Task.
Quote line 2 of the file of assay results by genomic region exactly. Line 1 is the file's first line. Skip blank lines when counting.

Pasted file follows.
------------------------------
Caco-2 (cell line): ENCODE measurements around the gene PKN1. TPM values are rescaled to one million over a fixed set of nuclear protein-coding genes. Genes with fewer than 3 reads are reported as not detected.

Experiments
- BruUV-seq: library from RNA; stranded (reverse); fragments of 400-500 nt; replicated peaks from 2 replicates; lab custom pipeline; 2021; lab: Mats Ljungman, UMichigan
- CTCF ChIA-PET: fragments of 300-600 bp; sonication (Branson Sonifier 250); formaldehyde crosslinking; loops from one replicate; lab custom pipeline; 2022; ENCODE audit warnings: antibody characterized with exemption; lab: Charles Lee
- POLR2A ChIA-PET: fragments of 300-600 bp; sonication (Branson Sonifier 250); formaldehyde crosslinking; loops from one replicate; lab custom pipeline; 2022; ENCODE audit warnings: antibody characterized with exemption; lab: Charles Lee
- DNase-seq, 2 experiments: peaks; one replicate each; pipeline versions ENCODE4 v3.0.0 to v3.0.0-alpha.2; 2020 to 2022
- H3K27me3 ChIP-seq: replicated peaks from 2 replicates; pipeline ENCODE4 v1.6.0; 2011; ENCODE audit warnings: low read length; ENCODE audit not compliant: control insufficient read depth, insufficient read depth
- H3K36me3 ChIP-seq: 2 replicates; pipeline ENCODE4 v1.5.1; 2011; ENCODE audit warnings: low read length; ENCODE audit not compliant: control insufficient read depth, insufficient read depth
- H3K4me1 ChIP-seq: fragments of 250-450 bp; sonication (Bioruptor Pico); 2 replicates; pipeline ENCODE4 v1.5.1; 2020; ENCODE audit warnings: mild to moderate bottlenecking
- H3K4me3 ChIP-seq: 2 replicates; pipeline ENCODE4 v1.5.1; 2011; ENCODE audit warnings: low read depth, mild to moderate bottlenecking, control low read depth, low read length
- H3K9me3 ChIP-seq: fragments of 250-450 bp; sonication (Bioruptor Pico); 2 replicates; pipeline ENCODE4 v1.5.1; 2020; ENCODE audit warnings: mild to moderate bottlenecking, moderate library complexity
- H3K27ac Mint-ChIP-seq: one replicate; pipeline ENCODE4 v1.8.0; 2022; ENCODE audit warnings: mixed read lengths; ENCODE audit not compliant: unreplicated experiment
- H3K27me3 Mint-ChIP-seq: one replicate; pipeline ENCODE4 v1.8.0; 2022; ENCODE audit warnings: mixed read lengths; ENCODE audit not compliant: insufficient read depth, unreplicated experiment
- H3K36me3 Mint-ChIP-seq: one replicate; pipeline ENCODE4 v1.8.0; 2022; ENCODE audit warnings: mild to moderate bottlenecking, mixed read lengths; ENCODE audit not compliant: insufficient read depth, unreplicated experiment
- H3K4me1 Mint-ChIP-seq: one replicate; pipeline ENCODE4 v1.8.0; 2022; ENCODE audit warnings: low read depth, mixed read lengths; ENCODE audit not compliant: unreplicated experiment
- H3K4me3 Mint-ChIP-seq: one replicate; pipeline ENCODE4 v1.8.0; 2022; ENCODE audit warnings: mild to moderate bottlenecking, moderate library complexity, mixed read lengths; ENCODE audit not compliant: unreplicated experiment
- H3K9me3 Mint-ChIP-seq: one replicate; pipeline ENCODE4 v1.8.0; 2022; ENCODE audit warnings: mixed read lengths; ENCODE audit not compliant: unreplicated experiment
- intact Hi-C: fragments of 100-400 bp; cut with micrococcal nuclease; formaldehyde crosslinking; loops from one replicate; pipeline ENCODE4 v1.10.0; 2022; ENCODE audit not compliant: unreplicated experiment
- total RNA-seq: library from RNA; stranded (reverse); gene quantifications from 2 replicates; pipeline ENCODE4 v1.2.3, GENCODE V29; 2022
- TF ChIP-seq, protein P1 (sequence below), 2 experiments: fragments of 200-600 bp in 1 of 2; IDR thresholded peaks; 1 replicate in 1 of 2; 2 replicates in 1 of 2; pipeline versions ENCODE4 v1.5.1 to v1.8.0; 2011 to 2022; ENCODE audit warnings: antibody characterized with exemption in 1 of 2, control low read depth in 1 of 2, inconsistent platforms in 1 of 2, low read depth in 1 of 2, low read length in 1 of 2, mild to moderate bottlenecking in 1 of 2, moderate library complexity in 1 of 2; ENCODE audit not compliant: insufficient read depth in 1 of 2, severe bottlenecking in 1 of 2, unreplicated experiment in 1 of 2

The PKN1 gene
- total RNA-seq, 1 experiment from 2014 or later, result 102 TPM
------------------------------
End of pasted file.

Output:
Experiments